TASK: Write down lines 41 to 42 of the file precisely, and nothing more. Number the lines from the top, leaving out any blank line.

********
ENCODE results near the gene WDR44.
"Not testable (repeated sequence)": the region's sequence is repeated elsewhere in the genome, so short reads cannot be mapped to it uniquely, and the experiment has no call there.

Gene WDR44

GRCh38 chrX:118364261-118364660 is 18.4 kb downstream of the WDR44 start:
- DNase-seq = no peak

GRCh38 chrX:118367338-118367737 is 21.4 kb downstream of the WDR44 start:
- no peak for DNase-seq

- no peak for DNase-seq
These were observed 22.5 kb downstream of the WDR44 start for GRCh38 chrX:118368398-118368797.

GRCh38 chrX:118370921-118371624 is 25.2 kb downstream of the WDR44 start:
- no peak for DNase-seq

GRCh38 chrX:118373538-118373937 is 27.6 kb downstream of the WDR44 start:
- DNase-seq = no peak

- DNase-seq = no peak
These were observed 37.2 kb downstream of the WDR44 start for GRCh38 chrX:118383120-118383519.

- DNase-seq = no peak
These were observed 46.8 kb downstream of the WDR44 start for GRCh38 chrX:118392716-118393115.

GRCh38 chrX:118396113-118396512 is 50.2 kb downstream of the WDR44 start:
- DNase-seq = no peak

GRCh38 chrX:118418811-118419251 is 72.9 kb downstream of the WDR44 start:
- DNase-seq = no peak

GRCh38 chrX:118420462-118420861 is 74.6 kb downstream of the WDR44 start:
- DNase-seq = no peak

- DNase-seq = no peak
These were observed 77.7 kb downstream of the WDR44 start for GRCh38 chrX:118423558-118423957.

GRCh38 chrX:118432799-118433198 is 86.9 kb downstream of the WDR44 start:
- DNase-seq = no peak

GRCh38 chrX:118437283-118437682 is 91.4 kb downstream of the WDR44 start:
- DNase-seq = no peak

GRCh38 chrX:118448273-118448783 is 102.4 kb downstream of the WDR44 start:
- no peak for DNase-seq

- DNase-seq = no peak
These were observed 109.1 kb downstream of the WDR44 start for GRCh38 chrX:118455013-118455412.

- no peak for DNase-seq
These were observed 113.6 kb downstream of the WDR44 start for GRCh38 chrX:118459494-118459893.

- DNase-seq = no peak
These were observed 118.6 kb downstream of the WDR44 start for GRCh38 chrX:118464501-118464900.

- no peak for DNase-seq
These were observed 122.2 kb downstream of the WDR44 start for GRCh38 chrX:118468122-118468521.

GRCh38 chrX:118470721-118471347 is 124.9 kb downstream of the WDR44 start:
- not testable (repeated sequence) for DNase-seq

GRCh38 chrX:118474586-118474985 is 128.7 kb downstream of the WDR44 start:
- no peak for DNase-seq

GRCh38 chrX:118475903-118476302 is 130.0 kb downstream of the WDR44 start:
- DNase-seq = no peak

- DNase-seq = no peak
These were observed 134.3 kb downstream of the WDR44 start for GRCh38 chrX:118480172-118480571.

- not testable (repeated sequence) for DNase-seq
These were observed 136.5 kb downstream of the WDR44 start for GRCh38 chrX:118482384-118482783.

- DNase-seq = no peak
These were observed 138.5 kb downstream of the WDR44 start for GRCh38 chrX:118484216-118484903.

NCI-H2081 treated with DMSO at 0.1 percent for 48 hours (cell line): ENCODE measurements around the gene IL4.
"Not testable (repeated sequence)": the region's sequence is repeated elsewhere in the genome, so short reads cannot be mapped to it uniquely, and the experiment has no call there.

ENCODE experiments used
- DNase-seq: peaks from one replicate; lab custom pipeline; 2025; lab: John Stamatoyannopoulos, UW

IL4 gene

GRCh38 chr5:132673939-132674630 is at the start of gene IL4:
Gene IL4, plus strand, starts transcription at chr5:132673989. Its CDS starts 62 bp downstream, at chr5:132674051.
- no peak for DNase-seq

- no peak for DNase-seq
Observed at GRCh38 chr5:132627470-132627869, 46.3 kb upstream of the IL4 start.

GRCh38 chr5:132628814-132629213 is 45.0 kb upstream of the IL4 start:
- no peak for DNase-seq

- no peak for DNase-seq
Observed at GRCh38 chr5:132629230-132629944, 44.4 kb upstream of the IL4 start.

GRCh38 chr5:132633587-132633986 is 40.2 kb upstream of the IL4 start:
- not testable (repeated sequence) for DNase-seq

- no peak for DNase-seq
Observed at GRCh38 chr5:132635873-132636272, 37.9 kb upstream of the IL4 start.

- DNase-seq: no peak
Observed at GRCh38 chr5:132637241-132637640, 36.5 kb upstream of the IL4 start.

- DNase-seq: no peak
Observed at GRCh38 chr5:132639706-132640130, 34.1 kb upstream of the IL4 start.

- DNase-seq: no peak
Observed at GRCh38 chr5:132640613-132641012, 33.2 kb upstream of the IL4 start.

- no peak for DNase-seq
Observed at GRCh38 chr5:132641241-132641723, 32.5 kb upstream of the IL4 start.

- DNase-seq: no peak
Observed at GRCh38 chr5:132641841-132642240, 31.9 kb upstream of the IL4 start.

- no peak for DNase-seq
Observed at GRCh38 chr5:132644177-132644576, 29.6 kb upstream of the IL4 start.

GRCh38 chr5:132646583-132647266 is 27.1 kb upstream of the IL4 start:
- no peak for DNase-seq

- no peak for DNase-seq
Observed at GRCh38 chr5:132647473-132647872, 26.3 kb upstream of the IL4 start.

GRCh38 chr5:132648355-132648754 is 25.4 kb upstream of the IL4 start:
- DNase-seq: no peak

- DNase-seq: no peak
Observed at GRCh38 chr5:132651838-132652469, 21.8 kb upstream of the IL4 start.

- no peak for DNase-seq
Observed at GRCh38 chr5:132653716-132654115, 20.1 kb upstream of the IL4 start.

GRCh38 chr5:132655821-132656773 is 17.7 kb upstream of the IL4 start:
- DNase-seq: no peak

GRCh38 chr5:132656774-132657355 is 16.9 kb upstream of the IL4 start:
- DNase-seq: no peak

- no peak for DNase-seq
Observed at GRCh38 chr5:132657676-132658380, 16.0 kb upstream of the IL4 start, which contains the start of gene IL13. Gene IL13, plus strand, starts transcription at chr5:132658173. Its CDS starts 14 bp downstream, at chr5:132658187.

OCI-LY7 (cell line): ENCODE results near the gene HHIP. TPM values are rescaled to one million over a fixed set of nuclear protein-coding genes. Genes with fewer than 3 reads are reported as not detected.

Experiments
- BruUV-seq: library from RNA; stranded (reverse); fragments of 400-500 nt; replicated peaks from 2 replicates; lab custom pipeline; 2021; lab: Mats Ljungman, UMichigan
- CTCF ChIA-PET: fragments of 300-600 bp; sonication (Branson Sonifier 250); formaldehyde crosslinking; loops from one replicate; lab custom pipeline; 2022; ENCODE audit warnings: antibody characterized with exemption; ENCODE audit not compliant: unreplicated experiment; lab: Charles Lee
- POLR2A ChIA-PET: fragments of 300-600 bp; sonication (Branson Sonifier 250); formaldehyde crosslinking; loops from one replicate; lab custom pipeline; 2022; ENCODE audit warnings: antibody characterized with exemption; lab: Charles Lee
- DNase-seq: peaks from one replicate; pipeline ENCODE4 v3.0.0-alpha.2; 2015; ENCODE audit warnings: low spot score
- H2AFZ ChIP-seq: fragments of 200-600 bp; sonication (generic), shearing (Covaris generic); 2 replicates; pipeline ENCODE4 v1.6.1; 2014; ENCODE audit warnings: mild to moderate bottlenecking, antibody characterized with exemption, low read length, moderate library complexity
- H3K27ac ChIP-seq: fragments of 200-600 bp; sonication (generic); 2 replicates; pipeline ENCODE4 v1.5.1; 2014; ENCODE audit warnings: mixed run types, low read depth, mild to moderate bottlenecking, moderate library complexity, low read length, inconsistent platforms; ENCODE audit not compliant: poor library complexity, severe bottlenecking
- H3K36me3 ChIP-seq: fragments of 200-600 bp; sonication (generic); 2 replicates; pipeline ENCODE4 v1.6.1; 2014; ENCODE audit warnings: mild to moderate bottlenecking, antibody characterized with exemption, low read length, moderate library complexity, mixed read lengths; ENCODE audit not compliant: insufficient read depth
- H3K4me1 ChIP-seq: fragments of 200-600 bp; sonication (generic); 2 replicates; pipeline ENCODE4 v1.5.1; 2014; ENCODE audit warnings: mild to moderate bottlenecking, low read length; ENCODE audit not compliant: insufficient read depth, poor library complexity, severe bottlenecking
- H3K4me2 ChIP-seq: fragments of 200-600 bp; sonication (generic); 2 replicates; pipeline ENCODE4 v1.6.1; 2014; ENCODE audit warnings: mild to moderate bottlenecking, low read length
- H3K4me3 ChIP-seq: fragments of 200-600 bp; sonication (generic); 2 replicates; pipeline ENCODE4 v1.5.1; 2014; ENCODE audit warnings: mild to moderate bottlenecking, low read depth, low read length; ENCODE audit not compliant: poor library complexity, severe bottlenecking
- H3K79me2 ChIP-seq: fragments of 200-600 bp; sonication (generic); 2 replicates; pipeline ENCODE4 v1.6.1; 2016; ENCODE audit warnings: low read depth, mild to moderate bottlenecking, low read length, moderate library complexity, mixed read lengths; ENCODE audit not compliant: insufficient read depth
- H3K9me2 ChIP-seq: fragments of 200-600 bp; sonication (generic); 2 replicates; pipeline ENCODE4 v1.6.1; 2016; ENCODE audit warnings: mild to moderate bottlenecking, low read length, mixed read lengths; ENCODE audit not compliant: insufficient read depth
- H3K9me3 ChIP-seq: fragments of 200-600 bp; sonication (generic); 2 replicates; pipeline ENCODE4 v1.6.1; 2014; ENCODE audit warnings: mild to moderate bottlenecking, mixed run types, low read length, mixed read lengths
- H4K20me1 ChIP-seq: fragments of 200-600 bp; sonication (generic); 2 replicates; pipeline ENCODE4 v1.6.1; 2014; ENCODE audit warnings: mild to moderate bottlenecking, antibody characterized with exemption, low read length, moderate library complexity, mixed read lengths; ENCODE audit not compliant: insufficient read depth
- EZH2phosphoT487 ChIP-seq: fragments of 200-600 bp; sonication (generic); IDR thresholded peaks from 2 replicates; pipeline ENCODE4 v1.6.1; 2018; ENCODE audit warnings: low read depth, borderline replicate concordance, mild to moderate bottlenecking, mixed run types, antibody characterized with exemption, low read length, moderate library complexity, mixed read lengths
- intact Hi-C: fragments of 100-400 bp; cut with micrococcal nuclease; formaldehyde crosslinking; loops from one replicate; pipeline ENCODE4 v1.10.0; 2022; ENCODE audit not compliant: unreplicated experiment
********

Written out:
- not testable (repeated sequence) for DNase-seq

GRCh38 chrX:118474586-118474985 is 128.7 kb downstream of the WDR44 start: